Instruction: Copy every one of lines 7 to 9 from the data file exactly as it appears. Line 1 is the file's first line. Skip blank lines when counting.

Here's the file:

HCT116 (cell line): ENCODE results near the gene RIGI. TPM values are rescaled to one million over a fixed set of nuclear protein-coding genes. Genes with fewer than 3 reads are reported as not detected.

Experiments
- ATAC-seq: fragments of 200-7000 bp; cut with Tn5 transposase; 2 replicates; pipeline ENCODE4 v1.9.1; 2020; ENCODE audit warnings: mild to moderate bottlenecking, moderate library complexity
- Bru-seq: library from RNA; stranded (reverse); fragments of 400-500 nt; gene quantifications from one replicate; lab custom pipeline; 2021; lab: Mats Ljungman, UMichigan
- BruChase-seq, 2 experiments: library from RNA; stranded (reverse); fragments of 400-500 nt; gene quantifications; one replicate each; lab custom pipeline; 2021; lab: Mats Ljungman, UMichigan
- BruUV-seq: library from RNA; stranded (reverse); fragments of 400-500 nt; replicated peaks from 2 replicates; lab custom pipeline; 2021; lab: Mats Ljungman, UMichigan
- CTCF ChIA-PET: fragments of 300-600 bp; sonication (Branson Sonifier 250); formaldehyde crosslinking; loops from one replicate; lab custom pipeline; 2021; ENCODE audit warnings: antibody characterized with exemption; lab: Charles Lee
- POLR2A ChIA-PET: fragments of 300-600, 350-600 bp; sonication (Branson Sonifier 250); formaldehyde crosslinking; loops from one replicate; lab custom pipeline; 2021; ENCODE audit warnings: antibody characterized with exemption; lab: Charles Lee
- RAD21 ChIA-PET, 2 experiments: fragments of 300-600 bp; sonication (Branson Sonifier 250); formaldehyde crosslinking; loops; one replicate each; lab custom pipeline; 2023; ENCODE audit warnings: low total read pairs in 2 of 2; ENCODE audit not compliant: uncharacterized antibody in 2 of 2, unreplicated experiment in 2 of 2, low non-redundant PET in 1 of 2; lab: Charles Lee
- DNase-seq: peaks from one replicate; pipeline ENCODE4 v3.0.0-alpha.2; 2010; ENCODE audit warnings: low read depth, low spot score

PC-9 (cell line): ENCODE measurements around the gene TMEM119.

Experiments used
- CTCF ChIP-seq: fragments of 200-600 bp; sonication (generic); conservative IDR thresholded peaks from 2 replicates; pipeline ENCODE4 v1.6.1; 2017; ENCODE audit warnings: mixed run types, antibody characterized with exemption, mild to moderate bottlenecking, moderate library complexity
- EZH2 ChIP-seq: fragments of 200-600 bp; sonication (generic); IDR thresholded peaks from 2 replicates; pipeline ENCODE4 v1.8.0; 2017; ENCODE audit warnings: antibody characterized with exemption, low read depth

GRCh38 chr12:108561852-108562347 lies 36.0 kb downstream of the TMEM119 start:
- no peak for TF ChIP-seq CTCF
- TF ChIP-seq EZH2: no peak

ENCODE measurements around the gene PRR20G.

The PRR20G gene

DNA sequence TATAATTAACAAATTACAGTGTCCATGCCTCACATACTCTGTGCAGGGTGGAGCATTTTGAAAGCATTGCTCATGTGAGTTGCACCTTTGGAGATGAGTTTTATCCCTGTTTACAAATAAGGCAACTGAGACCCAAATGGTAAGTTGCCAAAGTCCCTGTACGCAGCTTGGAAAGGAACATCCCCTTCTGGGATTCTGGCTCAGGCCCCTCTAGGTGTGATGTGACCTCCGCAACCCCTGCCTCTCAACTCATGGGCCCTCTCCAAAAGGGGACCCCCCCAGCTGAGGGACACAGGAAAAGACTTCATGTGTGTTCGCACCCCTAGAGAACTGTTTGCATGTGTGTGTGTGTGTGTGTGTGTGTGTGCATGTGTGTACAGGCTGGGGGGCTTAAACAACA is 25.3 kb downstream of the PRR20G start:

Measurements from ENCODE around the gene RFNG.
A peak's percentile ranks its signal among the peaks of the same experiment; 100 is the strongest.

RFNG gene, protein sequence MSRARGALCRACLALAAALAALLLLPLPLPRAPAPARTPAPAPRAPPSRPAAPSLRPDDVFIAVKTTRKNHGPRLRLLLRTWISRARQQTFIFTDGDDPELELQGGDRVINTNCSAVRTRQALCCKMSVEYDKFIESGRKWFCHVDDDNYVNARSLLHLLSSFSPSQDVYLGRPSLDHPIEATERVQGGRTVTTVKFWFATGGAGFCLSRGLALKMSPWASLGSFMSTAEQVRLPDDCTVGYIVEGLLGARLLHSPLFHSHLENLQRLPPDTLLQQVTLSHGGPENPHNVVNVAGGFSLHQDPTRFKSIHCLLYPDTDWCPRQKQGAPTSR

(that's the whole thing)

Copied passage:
- CTCF ChIA-PET: fragments of 300-600 bp; sonication (Branson Sonifier 250); formaldehyde crosslinking; loops from one replicate; lab custom pipeline; 2021; ENCODE audit warnings: antibody characterized with exemption; lab: Charles Lee
- POLR2A ChIA-PET: fragments of 300-600, 350-600 bp; sonication (Branson Sonifier 250); formaldehyde crosslinking; loops from one replicate; lab custom pipeline; 2021; ENCODE audit warnings: antibody characterized with exemption; lab: Charles Lee
- RAD21 ChIA-PET, 2 experiments: fragments of 300-600 bp; sonication (Branson Sonifier 250); formaldehyde crosslinking; loops; one replicate each; lab custom pipeline; 2023; ENCODE audit warnings: low total read pairs in 2 of 2; ENCODE audit not compliant: uncharacterized antibody in 2 of 2, unreplicated experiment in 2 of 2, low non-redundant PET in 1 of 2; lab: Charles Lee